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— He is still waiting for a response on that petition.

"I had left the government in 1984. The only reason was because the people from the PAN didn't like me. This business of making a forest in the middle of our city is not business-oriented. Nobody makes money out of it."

But why is it so important? Ruanova and De La Mora climb back uphill toward Monte de los Olivos cemetery. "This is what we're fighting for," De La Mora says, turning to look down the valley. Under the high "mares' tail" clouds, a thin, mustardy-yellow haze sits vaporous and still over the valley. "That," he says, "is L.A. pollution. From L.A.! And it's usually worse."

Engineer Ruanova explains. "Of course, we have our own pollution too, from cars, maquiladoras, and other industry. Tijuana has been named the fourth or fifth dirtiest city in Mexico. But so much comes from Los Angeles and Long Beach! They produce toxins from refineries and factories and hundreds of thousands of vehicles. We are importing -- tax-free! -- lots of toxins in the air from the States."

He says winds bring the pollutants down, to bounce off Point Loma, usually sparing San Diego, and then get sucked up the Tijuana River valley. "Tijuana sits between two lines of hills. They create a funnel effect. The predominant winds come from the northwest. The toxins are heavier than air, so they tend to come down in the lower parts of the valley. Where the river is. There is always a dark cloud there.

"This is why we're fighting to plant trees in the tercera etapa, because we need to mitigate that pollution, to have the trees metabolize those contaminants."

"We Tijuanans didn't have the education to put in trees around our houses, in the places where we live," says De La Mora. "So now we have shameful statistics to live with."

Ruanova quotes them. "The United Nations recommends that there should be between 7 and 13 square meters of trees and green area per inhabitant," he says. "We in Tijuana have far less than one square meter of green area per inhabitant. Actually 0.26 of a square meter per citizen. In San Diego you have almost a hundred times that! You have between 18 and 22 square meters per inhabitant."

"I think it is more," says De La Mora. "Between 35 and 40. Whatever, it is much, much more."

He says San Diego escapes much of the L.A. effect by luck and design.

"San Diego has the privilege of the protection of Point Loma, and also San Diegans have made [their own] microclimate, because they have planted so many trees and green areas. You fought back. We didn't. That's what we insist: this needs to be a treed area of woods. Your Balboa Park is a good example."

"And there's one other thing," says Ruanova. He points up to the narrow canyon that leads to the Rodriguez dam, just out of sight.

"The curtain [wall] of this dam is built precisely above a tectonic fault, named La Nación-San Ysidro. Sometimes when it is full, the dam holds 137 million cubic meters of water. It was built around 70 years ago. If you are intending to build 10,000 houses for residential-commercial purposes in the flood-plain below, you're talking about the potential for a huge disaster. But if you put trees in instead and the dam bursts, they slow the water. They can be washed away, but you can always replant."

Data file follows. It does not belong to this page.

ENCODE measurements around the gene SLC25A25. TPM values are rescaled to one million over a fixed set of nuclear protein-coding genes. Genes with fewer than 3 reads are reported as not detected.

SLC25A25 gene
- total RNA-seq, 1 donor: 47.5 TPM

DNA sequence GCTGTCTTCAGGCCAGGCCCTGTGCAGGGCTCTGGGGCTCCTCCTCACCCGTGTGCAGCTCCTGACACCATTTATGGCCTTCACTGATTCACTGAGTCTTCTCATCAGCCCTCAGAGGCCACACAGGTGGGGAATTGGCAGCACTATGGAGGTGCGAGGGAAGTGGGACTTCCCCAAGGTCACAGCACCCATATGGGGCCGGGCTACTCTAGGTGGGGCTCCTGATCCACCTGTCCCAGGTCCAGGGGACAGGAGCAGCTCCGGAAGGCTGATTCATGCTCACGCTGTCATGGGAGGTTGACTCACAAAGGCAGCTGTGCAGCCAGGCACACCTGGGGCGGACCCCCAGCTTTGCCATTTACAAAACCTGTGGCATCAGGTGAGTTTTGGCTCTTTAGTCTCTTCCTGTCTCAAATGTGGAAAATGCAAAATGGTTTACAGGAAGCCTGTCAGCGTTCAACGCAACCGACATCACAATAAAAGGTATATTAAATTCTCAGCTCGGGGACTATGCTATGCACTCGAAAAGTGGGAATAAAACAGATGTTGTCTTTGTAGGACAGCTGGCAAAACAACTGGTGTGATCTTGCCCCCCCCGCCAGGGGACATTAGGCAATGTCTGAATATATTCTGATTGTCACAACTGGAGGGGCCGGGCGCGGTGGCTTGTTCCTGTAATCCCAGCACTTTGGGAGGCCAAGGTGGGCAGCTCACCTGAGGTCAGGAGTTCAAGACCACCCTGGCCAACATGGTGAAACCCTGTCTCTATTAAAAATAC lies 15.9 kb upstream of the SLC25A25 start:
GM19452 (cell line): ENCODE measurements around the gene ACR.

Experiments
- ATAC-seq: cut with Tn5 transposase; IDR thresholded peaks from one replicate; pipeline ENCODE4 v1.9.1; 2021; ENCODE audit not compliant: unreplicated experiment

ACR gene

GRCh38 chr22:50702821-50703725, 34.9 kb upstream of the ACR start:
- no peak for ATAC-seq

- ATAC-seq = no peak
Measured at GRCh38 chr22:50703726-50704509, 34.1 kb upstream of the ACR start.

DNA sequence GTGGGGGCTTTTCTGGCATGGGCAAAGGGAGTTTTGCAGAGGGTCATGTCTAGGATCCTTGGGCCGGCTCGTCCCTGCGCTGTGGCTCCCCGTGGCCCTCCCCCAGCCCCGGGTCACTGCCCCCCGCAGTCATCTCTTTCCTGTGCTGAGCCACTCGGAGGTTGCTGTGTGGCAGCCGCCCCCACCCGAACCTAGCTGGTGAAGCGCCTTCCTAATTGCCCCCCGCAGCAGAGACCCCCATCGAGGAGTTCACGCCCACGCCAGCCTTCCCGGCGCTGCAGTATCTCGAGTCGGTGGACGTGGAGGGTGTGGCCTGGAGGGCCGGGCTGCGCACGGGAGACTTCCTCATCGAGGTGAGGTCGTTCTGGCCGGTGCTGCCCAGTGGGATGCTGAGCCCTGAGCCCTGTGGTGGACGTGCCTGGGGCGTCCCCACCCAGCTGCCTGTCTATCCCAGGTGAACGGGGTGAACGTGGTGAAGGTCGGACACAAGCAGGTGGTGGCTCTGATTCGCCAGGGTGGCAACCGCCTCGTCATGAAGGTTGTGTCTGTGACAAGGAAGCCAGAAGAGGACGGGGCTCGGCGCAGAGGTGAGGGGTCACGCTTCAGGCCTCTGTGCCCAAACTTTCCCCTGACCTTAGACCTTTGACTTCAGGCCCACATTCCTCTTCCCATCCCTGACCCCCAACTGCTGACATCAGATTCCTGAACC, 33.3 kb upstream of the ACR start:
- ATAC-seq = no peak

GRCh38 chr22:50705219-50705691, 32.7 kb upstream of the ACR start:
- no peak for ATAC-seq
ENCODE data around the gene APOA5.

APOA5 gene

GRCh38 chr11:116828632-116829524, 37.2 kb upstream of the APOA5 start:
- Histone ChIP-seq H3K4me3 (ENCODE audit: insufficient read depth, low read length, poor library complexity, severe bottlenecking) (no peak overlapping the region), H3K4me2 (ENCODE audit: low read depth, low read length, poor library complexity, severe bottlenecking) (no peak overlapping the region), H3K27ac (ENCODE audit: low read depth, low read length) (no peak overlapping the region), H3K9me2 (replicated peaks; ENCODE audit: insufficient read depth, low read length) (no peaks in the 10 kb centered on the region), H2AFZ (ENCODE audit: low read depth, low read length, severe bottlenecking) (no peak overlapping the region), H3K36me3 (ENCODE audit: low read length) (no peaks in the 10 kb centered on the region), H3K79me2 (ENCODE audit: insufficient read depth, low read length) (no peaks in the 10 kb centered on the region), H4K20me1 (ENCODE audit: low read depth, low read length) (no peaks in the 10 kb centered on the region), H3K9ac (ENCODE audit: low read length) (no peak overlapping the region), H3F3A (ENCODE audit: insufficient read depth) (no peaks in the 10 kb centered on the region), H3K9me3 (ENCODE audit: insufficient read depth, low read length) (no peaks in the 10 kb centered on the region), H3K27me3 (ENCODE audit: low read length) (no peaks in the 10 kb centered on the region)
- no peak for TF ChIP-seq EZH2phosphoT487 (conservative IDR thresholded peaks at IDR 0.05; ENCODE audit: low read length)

Ten minutes later, Ruanova guns his '89 Ford down a sloping ramp. Suddenly we're sweeping along the concrete Tijuana riverbed at about 30 mph, probably the speed of floodwaters. Today, only the center channel has water in it. We dust past abandoned armchairs, tires, and trash, then climb back up the other side near a sign.

"Tercera Etapa Río Tijuana: Un Lugar Para Ti. The Third Stage of the Tijuana River [development]. A place for you." It's a pro-development sign put up by the organization Ruanova used to run, PRODUTSA. Except PRODUTSA is now run by the state government.

* * *

"We who live here in Tijuana know that [this area] is the only place the city has to grow," says PRODUTSA's spokesperson, Licenciada Rosa Elena Moreno Garcia. "We have no choice. We have the United States on the north, Rosarito and Ensenada to the south. And the federal government gave the area to the state because they want [them to act] to protect the area from flooding."

Moreno says the state government is selling the land to private buyers, not to make a profit but so the Japanese-funded flood-control project is self-financing.

No industry will be built in the area, she says, and residential sites will be sold at prices within reach of the ordinary person.

She adds that a wooded area, "Parque Morelos," is already operational, and has just had its size increased from 60 to 90 hectares, about 222 acres -- just under a quarter of the area Ruanova's group wants.

As for earthquakes, she feels the risk is small to people living in the new district. "The San Andreas [fault] is not exactly on the site of the city. It is 50 to 60 kilometers out. Tijuana doesn't suffer many earthquakes."

She says that, with a city growing by 85,000 each year, space for people is as important as mitigating air quality. "We have to take it from both sides, the human, and nature. We have to protect both." The concrete canal, she says, is, above all, to protect people.

Back at the Tijuana River, De La Mora and Ruanova are pinning their hopes on a vote coming up in two weeks in the state congress in Mexicali on stopping the state's commercial development of the tercera etapa.

Ruanova is confident. "We will win," Ruanova says. "Then perhaps we can plant a forest and breathe easier."

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